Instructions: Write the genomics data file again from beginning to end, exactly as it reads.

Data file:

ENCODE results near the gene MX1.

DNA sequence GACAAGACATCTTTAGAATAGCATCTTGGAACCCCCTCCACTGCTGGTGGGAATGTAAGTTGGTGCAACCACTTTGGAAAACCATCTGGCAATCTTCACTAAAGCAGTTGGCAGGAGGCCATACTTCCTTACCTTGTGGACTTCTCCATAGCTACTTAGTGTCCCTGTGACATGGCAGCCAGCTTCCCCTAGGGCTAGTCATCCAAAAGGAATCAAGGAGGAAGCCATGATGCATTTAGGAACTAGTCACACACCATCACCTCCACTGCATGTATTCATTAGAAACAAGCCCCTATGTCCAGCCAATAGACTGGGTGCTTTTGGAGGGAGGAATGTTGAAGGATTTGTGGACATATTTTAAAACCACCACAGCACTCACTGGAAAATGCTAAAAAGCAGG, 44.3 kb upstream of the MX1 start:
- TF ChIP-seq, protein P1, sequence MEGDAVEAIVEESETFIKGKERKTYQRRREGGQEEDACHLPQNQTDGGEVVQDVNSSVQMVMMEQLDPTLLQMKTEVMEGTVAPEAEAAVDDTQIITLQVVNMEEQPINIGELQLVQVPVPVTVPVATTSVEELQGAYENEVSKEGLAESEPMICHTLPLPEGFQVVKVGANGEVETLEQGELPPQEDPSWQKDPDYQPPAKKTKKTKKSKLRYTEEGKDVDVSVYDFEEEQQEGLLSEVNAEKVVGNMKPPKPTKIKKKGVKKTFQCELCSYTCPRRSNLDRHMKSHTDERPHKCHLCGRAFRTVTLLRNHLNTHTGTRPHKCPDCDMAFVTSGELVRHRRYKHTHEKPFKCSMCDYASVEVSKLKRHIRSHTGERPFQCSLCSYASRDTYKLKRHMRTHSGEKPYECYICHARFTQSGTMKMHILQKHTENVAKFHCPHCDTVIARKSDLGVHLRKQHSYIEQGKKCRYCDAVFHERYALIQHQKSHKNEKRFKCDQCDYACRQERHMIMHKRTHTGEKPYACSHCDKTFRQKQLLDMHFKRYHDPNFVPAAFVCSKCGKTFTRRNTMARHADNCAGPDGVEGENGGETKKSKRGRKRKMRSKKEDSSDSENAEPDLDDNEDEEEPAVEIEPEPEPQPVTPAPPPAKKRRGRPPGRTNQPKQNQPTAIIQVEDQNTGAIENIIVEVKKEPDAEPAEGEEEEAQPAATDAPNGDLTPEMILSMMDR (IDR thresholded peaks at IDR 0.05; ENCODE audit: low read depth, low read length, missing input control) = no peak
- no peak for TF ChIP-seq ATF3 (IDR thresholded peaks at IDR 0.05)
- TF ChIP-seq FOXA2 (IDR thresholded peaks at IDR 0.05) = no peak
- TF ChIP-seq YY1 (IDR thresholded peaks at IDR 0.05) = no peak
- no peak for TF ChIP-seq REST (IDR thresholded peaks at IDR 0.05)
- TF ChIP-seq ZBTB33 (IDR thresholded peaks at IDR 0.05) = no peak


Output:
ENCODE results near the gene MX1.

DNA sequence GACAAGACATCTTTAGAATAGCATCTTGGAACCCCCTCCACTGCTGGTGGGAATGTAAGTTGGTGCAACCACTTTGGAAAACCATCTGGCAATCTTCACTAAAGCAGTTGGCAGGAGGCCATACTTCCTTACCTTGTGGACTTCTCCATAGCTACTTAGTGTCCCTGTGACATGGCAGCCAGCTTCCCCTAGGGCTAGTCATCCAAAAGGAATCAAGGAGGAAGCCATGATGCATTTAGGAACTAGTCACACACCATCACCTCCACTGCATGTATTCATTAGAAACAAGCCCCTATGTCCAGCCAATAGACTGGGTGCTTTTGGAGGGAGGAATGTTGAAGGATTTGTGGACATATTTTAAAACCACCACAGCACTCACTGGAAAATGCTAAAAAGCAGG, 44.3 kb upstream of the MX1 start:
- TF ChIP-seq, protein P1, sequence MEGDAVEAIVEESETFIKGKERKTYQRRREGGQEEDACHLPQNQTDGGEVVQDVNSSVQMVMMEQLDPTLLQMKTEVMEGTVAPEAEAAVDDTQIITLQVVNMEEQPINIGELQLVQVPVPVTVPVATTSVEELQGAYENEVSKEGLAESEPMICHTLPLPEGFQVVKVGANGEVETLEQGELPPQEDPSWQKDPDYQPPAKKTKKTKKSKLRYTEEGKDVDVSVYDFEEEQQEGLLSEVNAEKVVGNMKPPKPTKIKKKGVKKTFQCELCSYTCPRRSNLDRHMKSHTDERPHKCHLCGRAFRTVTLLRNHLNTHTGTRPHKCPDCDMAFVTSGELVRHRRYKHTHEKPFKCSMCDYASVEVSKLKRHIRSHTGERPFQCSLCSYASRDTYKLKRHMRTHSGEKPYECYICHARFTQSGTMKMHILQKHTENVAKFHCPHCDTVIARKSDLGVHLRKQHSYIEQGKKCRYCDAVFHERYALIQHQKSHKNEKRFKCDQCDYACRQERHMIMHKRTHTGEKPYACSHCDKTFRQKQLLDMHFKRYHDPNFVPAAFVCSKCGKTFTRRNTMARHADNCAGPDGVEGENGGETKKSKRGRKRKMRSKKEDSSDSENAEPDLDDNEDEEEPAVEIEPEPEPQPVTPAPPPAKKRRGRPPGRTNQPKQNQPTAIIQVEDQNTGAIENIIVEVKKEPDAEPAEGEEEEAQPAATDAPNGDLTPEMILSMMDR (IDR thresholded peaks at IDR 0.05; ENCODE audit: low read depth, low read length, missing input control) = no peak
- no peak for TF ChIP-seq ATF3 (IDR thresholded peaks at IDR 0.05)
- TF ChIP-seq FOXA2 (IDR thresholded peaks at IDR 0.05) = no peak
- TF ChIP-seq YY1 (IDR thresholded peaks at IDR 0.05) = no peak
- no peak for TF ChIP-seq REST (IDR thresholded peaks at IDR 0.05)
- TF ChIP-seq ZBTB33 (IDR thresholded peaks at IDR 0.05) = no peak